I have been trying to use only natural skincare products in an attempt to improve my skin and this has certainly helped. I don’t use any foaming cleansers or anything harsh on my skin. Whilst my skin is not clear its MUCH better than its been in the past.

    There is unfortunately no quick fix for this and it sometimes feels hopeless but don’t ever believe for one second that you are not beautiful because you are – both on the outside and the inside. If you want to know the brands of skincare I am using which have helped please let me know.

    Lots of love and a big hug xxxx


    • Hey Grace

      Thanks for the kind words – and your support and encouragement, it means an awful lot to me. I share the same history – topical creams, lotions, gels, antibiotics (large spectrum and specific ones), various peels (from acids in several different concentrations to natural ones), microdermabrasion, over the counter creams (at the moment I have 8 different ones in my little skin med drawer, some from the UK, some American), all added to my two courses of roaccutane, the retin-a cream is still in my drawer for emergencies (haven’t used it in a while, it is soooooooo harsh on my face, it hurts soooooo much, plus makes everything around it, including lips, very dry).
      I am sorry you weren’t given all the prescription options, if it helps, they didn’t seem to work miracles for me, long term 😦
      I had people approach me on the bus stop and give me “home” recipes to get rid of acne, bless them! Someone once in a club (a girl) actually told me they “couldn’t talk to me because what was going on in my face”, she couldn’t concentrate. That was horrible. Sometimes I catch my reflection in windows and feel very conscious.
      This a particularly bad time for me, I am hoping it calms down soon and it can go back to my relatively better skin days, which are far from good, but much better than the current situation.
      I must admit I didn’t notice you have problematic skin – and I pay a lot of attention to people ;), but I know how it is, even if people can’t see it as bad, it is always there in your head – for me it is not just what they are now, but all the pain the have inflicted on me for this long. I am sure you can relate to that.
      I will keep my dermaroller treatments to see if it helps with the scarring, and ultimately will do laser. Please forward the brands you are using, it would be great to try!
      Again, THANK YOU.
      lots of love xxxxxx


  3. I has adult cystic acne since I was 12. It was horrible – the same boils you describe. Among other things, I tried Roaccutane several times; it was hard, and never worked. In my early twenties I want to an acne “specialist” who put me on it again, for a much longer time…. but this time it worked! I’ve been cured! However, I have to take something called “Flutaminde” for a few years to keep the Accutane going in my system. Maybe you can discuss this with your specialist? It’s such an amazing feeling that I hope you get to experience one day. Roaccutane is hard and uncomfortable. But for me the results were so worth it, especially if I can keep the results!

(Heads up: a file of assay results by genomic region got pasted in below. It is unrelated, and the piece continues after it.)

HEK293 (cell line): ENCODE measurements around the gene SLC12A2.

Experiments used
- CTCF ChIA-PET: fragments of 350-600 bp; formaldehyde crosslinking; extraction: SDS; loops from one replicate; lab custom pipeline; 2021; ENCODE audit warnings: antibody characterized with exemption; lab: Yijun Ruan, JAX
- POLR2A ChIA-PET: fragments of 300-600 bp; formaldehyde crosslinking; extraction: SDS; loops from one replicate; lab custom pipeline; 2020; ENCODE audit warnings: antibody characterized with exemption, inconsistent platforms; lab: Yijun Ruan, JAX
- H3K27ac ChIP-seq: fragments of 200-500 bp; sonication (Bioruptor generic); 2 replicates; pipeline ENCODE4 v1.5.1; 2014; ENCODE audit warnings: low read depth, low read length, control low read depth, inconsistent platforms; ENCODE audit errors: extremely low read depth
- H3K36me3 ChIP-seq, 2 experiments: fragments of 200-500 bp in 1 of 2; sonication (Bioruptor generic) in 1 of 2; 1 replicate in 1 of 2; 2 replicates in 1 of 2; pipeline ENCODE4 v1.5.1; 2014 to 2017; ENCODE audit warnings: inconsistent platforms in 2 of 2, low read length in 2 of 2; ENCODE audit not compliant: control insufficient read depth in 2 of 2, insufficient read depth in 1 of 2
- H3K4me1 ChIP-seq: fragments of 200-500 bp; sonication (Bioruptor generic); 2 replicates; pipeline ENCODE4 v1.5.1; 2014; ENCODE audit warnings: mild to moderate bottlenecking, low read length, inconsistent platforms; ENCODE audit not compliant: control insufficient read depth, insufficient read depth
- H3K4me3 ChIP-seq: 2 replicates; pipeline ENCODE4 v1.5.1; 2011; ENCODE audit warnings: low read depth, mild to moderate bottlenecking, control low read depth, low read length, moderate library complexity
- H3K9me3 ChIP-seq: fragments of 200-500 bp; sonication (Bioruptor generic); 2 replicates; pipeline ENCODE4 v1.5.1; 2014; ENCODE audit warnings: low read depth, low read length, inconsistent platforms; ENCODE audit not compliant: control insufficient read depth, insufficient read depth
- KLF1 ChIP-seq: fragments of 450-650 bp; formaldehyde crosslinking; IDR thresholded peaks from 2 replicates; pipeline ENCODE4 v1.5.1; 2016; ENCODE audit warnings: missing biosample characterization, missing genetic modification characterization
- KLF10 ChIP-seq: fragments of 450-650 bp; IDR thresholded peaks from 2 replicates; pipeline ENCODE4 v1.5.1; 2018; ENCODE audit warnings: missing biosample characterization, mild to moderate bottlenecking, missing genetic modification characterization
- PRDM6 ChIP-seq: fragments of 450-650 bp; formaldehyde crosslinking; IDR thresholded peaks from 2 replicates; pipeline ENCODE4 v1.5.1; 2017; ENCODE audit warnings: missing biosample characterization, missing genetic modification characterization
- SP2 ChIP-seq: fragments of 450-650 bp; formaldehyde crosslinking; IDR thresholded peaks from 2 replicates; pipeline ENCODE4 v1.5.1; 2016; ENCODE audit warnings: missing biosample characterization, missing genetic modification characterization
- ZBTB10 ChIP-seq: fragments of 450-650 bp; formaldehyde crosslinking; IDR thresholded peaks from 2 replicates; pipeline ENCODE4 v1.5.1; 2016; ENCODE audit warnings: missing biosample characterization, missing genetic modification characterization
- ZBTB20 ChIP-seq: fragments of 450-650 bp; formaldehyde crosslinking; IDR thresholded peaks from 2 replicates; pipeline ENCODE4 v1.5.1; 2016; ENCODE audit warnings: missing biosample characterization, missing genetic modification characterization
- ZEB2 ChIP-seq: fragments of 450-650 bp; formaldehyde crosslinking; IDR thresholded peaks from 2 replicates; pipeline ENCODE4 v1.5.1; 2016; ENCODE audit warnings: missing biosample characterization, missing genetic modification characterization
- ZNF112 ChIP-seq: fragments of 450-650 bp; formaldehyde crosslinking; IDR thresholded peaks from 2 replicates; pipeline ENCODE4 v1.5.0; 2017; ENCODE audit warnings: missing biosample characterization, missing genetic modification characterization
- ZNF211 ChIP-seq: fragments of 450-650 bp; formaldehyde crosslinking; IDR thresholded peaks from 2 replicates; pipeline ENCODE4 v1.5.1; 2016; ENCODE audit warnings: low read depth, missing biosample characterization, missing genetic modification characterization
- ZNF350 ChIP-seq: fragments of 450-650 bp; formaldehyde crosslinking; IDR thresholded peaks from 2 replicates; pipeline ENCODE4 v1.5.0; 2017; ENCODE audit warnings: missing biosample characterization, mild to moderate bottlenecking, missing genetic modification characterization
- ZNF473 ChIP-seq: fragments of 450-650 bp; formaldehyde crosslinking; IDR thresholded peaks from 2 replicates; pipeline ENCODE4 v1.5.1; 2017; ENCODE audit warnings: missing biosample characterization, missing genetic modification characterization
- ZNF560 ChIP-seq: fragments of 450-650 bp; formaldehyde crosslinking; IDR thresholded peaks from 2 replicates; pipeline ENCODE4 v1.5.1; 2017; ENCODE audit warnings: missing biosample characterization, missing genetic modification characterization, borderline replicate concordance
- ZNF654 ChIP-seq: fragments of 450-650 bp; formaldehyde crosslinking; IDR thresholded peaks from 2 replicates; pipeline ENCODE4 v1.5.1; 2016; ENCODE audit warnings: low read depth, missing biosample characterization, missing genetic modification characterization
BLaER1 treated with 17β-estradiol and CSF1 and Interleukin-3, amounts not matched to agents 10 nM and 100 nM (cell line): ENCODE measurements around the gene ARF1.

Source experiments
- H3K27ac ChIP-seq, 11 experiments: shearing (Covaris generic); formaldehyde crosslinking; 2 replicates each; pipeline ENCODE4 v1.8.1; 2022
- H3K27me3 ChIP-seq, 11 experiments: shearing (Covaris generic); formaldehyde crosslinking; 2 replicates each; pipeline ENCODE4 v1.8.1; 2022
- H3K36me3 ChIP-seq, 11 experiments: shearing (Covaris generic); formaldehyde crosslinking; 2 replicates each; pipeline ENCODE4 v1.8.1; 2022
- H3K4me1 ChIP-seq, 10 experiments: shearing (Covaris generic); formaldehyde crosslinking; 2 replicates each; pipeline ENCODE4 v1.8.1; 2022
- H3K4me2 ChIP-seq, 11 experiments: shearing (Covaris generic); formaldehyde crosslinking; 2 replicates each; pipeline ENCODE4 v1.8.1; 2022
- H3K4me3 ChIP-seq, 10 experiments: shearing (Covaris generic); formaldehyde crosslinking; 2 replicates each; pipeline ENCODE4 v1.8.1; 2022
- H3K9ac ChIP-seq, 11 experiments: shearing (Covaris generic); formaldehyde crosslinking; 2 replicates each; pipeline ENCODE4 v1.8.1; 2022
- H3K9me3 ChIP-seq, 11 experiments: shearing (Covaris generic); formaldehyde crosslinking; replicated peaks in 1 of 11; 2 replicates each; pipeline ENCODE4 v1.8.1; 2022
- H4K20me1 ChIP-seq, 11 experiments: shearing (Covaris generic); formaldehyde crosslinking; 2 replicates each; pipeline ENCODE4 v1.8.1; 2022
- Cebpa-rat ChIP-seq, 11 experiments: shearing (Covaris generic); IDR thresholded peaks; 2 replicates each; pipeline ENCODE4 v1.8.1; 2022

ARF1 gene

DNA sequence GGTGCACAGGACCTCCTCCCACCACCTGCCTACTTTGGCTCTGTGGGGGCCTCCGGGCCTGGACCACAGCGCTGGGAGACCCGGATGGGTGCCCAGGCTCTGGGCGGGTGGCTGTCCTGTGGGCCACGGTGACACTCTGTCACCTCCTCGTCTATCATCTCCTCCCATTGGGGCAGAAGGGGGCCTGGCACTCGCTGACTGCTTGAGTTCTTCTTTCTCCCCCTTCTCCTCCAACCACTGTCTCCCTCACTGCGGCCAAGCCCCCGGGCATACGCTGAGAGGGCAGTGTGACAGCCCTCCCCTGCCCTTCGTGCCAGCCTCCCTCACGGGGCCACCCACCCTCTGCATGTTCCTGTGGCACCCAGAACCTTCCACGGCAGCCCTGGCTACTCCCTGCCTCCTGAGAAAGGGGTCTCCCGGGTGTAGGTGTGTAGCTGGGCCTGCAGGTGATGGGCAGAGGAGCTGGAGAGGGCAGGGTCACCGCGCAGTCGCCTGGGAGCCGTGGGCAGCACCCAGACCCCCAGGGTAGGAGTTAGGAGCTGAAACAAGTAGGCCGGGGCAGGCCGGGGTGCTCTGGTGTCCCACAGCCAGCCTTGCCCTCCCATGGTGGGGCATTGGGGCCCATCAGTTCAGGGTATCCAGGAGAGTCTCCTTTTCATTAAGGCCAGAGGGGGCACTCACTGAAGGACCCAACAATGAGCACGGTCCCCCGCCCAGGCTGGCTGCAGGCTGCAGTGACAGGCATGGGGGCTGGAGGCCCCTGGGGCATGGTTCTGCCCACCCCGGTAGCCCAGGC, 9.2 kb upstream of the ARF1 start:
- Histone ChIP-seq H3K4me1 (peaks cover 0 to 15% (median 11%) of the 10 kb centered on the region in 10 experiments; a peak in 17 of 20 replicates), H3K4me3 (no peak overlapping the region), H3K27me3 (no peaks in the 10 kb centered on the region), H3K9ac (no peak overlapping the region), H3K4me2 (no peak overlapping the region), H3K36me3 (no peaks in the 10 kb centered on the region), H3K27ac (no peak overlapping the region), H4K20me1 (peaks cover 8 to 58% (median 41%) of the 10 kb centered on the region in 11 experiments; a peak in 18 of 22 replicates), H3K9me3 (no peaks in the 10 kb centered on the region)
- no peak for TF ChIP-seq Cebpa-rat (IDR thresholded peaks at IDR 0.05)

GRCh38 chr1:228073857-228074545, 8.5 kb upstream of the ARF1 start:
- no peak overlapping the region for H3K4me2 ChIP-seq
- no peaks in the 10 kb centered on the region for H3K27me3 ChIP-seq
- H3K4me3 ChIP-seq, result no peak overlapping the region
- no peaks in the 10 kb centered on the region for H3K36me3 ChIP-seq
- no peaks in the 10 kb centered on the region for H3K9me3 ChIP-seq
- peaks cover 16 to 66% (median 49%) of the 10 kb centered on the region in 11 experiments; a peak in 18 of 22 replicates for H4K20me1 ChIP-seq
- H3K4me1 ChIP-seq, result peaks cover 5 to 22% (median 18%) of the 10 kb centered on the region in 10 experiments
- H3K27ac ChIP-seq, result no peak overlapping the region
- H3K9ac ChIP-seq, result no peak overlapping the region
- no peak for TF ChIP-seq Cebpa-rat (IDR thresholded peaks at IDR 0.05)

• Hi Crisd
      Thank you so much for your comment! And I am glad to know you are cured! Although I had amazing results with Roaccutane and stayed acne free for more than 7 years I would never, ever touch that again. I just cannot bring myself to. Since having the last time, my skin became much more sensitive to light and my hair thinned substantially. I just cannot go through with it again.
      My current breakouts are nowhere close to the acne I experienced earlier in life. They are spots, no nasty boils. Psychologically though, they are a reminder of those days and how much pain I went through, and that is why the tiniest blemish makes me panic. My skin goes through phases, at the moment, is kinda ok, just some “time of the month” breakouts, but overall, ok!
      You, I am sure just like me, know too well how it is to battle with this thing, always on your face!
      Isn’t Flutamide to treat testicular cancer, primarily and also PCOS in women? It kinda makes sense so use for acne as is a hormone “control” drug! I will certainly ask! Did you take it immediately after the roaccutane treatment? Or is it a completely separate treatment post roaccutane? I will investigate! 🙂
      Thanks again for visiting and for your lovely comment!
      Dani xxx


  4. It is used to treat cancers which I thought was strange but it does work for post-accutane maintenance. I started on it almost immediately after finishing Roaccutane. I still have bumps here and 5 years later I’m no longer as diligent with the Flutamide so I fear a relapse often, but my hormones are also messed up. Personally as much as accutane sucked I would do it all again if I had to in order to keep the acne away because no physical pain or discomfort is worth the emotional pain of acne to me. My hair thinned, fell out, broke and changed for other reasons, and for me the acne was still worse. It sounds like you’ve more or less got it under control though so I hope it stays that way!